Thanks for the messages of sympathy and the advice on how to back up my data in case of future problems. (And, um, hi to the Mac folks out there. Y’all have a phone tree or something?) However, I was able to restore my laptop to its former state, and I figure as long as I never turn it off again, I’ll be fine. Today’s column is stale before it hits the Web, but hopefully it’ll have some value.

If only Tony La Russa could solve his problems so easily. Here are two sentences that say everything:

  • The St. Louis Cardinals have been tired or ahead in the seventh inning of their last seven games.

  • The St. Louis Cardinals have lost their last seven games.

Ouch. I’m not one for associating sports success of failure with the general character of the players, and I won’t start now. However, if any situation may call for the “c” word, I think we’re looking at it. The Cardinals had a seven-game lead with 12 games to play. They now have a 1 ½-game lead with six to play. It’s hard to lose 5 ½ games off of a gap at any point in the season; doing it in the season’s dying days is just a nightmare. I’m perhaps the most dogmatic analyst you’ll find about the value of the “informed outsider” perspective, and I concede that the Cardinals’ chance to win the NL Central-81.5% in today’s Postseason Odds Report–has as much to do with things only insiders can know as any analysis I can make about their play.

As I pointed out yesterday, the Cards’ bullpen let the team down in Houston, with an assortment of pitchers unable to get key outs, from Adam Wainwright and Randy Flores in the seventh to Tyler Johnson and Braden Looper in the ninth. La Russa has a matchup bullpen, but he lacks anyone who can come in and throw two innings and get strikeouts against all hitters. Wainwright, who was that guy in the first half, has struggled in the second, and La Russa needs that pitcher right now.

The bullpen’s struggles affected La Russa last night, when he asked for a bit too much out of Chris Carpenter for a second straight start. Last Thursday in Houston, La Russa let Carpenter face Lance Berkman with two outs and the tying run on. Berkman, for his entire career, has had significantly more power from the left side than the right, and turning him around in any game-changing situation is standard practice. Carpenter wasn’t notably tired or at a high pitch count, but he himself as a fairly large lefty/righty split. If La Russa trusted his bullpen, he would have made a change then. Berkman hit a two-run homer to win the game and set the tone for that series.

Fast-forward to last night, when in the seventh inning, the Padres cut a 5-2 lead to 5-4 on a Josh Bard double. At that point, Carpenter had allowed seven of the last 11 batters to reach, including the last four, on five hits and two walks, and he’d been pitching out of the stretch for nearly two innings straight. Again, had La Russa sufficient faith in his bullpen, I believe he would have pulled Carpenter. He didn’t, and the righty eventually allowed a double to Mike Cameron that gave the Padres the lead, one they would not relinquish.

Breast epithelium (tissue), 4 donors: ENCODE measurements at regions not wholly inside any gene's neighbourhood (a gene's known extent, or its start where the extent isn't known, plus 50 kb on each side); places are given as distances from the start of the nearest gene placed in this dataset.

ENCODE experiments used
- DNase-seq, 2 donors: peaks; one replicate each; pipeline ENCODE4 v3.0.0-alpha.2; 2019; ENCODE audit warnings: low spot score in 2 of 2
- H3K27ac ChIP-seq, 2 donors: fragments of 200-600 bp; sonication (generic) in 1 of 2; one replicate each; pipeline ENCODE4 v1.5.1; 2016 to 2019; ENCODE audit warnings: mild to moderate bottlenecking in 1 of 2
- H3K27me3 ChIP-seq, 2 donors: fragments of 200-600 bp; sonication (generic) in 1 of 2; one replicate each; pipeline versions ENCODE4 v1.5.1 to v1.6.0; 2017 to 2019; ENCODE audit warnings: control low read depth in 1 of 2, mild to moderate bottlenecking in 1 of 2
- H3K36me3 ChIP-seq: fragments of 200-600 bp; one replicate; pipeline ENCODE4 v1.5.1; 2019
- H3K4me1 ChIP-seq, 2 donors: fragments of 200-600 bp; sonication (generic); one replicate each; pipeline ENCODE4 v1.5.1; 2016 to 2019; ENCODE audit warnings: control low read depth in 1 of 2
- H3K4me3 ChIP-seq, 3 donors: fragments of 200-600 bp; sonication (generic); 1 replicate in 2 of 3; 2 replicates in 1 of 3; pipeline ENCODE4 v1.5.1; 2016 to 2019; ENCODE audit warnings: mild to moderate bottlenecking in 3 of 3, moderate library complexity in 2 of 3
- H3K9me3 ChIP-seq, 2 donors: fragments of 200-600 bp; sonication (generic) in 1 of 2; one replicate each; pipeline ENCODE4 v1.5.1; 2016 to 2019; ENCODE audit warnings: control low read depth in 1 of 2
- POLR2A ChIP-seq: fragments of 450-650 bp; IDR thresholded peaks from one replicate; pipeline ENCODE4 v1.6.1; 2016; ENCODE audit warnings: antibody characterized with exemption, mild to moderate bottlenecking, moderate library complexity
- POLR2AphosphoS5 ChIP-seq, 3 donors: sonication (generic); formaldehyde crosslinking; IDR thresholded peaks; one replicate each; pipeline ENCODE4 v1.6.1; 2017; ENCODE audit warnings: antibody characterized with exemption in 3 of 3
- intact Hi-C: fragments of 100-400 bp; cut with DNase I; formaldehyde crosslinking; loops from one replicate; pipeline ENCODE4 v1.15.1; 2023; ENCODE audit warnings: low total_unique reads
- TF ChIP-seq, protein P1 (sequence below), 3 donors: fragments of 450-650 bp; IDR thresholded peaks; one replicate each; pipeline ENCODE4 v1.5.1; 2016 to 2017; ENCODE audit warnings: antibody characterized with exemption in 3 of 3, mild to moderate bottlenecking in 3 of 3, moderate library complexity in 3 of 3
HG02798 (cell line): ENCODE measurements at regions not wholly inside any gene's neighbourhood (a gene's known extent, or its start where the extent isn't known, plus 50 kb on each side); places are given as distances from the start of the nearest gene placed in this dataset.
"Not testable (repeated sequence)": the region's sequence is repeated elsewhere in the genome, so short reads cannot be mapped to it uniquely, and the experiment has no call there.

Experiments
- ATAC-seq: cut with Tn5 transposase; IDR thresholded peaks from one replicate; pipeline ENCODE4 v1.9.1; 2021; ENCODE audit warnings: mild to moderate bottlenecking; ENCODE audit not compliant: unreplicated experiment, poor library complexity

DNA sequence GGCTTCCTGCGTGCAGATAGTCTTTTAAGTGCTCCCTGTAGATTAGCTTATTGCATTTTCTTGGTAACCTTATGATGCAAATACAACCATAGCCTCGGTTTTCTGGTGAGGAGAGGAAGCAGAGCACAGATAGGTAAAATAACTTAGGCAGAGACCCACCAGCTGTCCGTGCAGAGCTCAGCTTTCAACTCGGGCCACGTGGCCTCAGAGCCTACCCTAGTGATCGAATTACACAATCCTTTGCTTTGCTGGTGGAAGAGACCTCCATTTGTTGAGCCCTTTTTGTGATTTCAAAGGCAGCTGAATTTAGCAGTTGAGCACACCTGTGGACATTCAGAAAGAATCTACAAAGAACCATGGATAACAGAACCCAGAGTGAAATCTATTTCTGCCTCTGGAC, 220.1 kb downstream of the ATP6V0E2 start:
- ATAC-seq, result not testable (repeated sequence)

I don’t mean to criticize La Russa. I think the decision to ride Carpenter in the ace’s last two starts illustrates the position the manager has been placed in. La Russa likes to go to the bullpen, likes to work matchups late in games. That he hasn’t done so in situations that warranted it shows that he has a lack of confidence in his options. He eventually went to Wainwright in the eighth, and he allowed an insurance run on three hits.

It’s not helping that the Astros keep winning. The team that couldn’t score for months at a time put up a seven-spot on the Pirates for their sixth straight win. Tonight is a critical game for them, as they send Jason Hirsh to the mound in a tough park against a team that has played very well at home in the second half. As big a story as this comeback has been, the Astros have very little margin for error; even one loss could make their task impossible.

Heck, the Cardinals have managed to put the Reds back in the race. With their road win in Miami last night, they’re just 2 ½ out with five to play. Their chance is even smaller than the Astros’, in no small part because they’re missing about 75% of their Opening Day lineup, some of that their own doing. Still, it’s notable to be that close to a playoff spot with so few days left to go, and as long as the gap keeps closing, they have to given their due. If the Red Sox can be on national TV twice in three days while being eight games removed from a playoff spot, I think the Reds deserve a little attention.

The Dodgers moved back into the playoffs last night, beating up Jason Jennings while the Phillies dropped a game to the Nationals, in part because a Chase Utley home run was ruled foul. The two are now tied, and the possibility of a one-game playoff looms large. Last night’s starters–Greg Maddux and Brett Myers–would be the most likely ones in a 163rd game, making for an intriguing matchup between Hall of Famer and young starter, finesse vs. power.

I haven’t written nearly enough about the Phillies, who have gone from playing out the string to the brink of the playoffs. I’ll correct that Thursday.

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